Nigeria tar­gets Boko Haram top brass

Kuwait Times - - ANALYSIS -

It was a case of in­stant cap­ti­va­tion when Sha­gari first heard Boko Haram’s founder de­liver a ji­hadist ser­mon a decade ago. Gripped by the mes­sage, Sha­gari swapped life as a fa­ther and elec­tri­cian to join the mil­i­tants and rose rapidly through their ranks, his as­cent mir­ror­ing the group’s own grow­ing stature. He took eas­ily to the ex­trem­ism and bru­tal­ity. “If I saw a man wear­ing some­thing like shorts and a T-shirt, I would be ready to fin­ish him be­cause of his cloth­ing,” the 42-year-old told the Thom­son Reuters Foun­da­tion in an in­ter­view.

The diehard re­cruit was re­warded with rapid pro­mo­tion - el­e­vated from re­searcher to re­cruiter to re­gional leader as he joined the fight to carve out an Is­lamic caliphate in Nigeria. Boko Haram has killed about 20,000 peo­ple and up­rooted 2.7 mil­lion since un­leash­ing its bru­tal insurgency eight years ago. The army has re­taken much of the ter­ri­tory once held by Boko Haram, yet the group con­tin­ues to carry out bomb­ings and raids in north­east Nigeria, as well as in Cameroon, Chad and Niger. Their at­tacks have ramped up in re­cent months, with sui­cide bomb­ings, kid­nap­ping and rape used as ev­ery­day weapons of war. Once Sha­gari was a will­ing foot sol­dier, ready to kill for the cause. But now he has once more cho­sen a new di­rec­tion, the prod­uct of a rad­i­cal gov­ern­ment pro­gram to reach out to Boko Haram’s top mil­i­tants in the hope of re­form­ing its un­der­lings.

Man of Peace?

“My views on killing changed,” said the one-time mil­i­tant, a mar­ried fa­ther of seven from north­east Nigeria. Sha­gari asked for his cur­rent lo­ca­tion and full name to be with­held for fear of re­tal­i­a­tion from Boko Haram, hav­ing cut ties with the in­sur­gents as part of his new life. The about turn had its roots in 2011, when he was ar­rested for his role in the insurgency and jailed in the cap­i­tal Abuja.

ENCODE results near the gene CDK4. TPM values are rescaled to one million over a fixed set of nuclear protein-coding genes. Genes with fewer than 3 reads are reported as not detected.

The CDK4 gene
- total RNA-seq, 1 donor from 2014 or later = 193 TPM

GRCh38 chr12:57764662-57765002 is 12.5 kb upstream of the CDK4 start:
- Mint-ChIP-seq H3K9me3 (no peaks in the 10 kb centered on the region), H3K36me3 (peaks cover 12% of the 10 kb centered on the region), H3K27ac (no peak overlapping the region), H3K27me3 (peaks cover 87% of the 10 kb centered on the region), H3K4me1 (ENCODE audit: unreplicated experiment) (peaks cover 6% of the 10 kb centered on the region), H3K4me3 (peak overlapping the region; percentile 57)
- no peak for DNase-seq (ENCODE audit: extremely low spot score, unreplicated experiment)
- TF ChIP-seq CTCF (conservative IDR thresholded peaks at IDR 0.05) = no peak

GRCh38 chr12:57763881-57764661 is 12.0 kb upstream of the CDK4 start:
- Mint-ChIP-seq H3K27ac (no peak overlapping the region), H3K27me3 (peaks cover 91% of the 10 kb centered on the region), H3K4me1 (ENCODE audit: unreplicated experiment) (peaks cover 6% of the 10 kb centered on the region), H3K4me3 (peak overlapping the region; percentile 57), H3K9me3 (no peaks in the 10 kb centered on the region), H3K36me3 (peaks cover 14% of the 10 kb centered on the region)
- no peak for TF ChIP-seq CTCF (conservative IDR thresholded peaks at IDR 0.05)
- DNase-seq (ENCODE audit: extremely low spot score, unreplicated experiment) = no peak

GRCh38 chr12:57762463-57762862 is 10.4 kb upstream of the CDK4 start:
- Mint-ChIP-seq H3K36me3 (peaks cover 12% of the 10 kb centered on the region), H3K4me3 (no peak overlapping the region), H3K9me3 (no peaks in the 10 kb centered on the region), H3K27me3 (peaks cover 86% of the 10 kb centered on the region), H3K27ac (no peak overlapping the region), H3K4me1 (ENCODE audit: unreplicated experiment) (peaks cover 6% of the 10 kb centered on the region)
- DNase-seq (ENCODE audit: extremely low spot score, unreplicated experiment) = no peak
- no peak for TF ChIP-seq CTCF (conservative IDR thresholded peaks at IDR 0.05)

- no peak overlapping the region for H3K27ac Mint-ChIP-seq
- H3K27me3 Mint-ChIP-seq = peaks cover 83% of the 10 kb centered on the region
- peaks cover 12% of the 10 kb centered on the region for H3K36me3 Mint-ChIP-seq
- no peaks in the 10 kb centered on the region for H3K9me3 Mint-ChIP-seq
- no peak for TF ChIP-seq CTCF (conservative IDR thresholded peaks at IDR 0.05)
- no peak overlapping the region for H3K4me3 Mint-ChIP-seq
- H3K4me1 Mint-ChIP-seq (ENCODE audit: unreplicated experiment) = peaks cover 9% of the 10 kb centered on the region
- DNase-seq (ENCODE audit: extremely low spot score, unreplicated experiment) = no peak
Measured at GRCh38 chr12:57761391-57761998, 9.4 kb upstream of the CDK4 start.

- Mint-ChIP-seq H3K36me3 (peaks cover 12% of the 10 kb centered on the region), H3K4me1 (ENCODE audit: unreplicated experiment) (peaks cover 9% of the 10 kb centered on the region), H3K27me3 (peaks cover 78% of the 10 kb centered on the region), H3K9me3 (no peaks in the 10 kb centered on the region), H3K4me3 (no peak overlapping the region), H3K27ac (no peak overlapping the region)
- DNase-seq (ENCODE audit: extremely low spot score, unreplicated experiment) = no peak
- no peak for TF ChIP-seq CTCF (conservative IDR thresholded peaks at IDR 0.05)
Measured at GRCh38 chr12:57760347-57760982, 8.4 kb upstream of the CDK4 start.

Held with fel­low group mem­bers, Sha­gari was seg­re­gated from other pris­on­ers. For three years, life was joy­less. Then, in 2014, a state-run de­rad­i­cal­iza­tion project changed ev­ery­thing. “The dis­crim­i­na­tion stopped,” Sha­gari said. “Peo­ple started in­ter­act­ing with us, and we started go­ing out of our cells. “We were treated like hu­man be­ings,” he added. “I was able to do away with all the ide­ol­ogy and be­come a nor­mal per­son.” Since his re­lease from prison in 2015, Sha­gari has helped to de­rad­i­cal­ize oth­ers, and en­rolled in se­condary school with the aim of go­ing to univer­sity and work­ing in con­flict res­o­lu­tion. En­gag­ing with such high-rank­ing Boko Haram mem­bers is key to re­form­ing its fol­low­ers and rein­te­grat­ing them into so­ci­ety, said Fa­tima Ak­ilu, the psy­chol­o­gist who ran the state pro­gram. “We needed Sha­gari to get through to the other Boko Haram mem­bers (in prison) be­cause he was their leader,” said Ak­ilu, now ex­ec­u­tive direc­tor of the Neem Foun­da­tion, an anti-ex­trem­ism group. “We could not have done it with­out his help.”

Be­long­ing and Brother­hood

Poverty is of­ten seen as the main driver for those join­ing Boko Haram, yet a sense of be­long­ing, brother­hood and power tend to be big­ger fac­tors - es­pe­cially for young peo­ple, Ak­ilu said. “Boko Haram’s idea of the caliphate fired the imag­i­na­tion of a lot of young peo­ple,” Ak­ilu said. “They (young peo­ple) want to be part of his­tory, to form their own so­ci­ety and way of life ... to wield a lot of power and re-imag­ine the world in a way that they want it,” she added.

Derad­i­cal­iz­ing peo­ple who buy into Boko Haram’s ide­ol­ogy - un­like those who join the mil­i­tants for money or out of fear - there­fore presents a huge chal­lenge for the Nige­rian gov­ern­ment. Nigeria last year launched a new pro­gramme to re­ha­bil­i­tate re­pen­tant fighters, of­fer­ing sup­port and skills rather than lock­ing them away. Of­fi­cials could not be reached for com­ment.

For Sha­gari - who says he has sur­vived three as­sas­si­na­tion at­tempts by Boko Haram for re­fus­ing to re­join the group since his re­lease from prison - re­turn­ing home has been far from easy. Although he val­ues his free­dom and ed­u­ca­tion - and is proud to have en­rolled six of his chil­dren in school - Sha­gari said the temp­ta­tion to go back to Boko Haram has of­ten proved strong. “If not that I had changed whole­heart­edly, I would have gone back be­cause of the tough times,” he said. “Some peo­ple did ... be­cause of lack of a sin­gle penny. Some have been killed.” —Reuters

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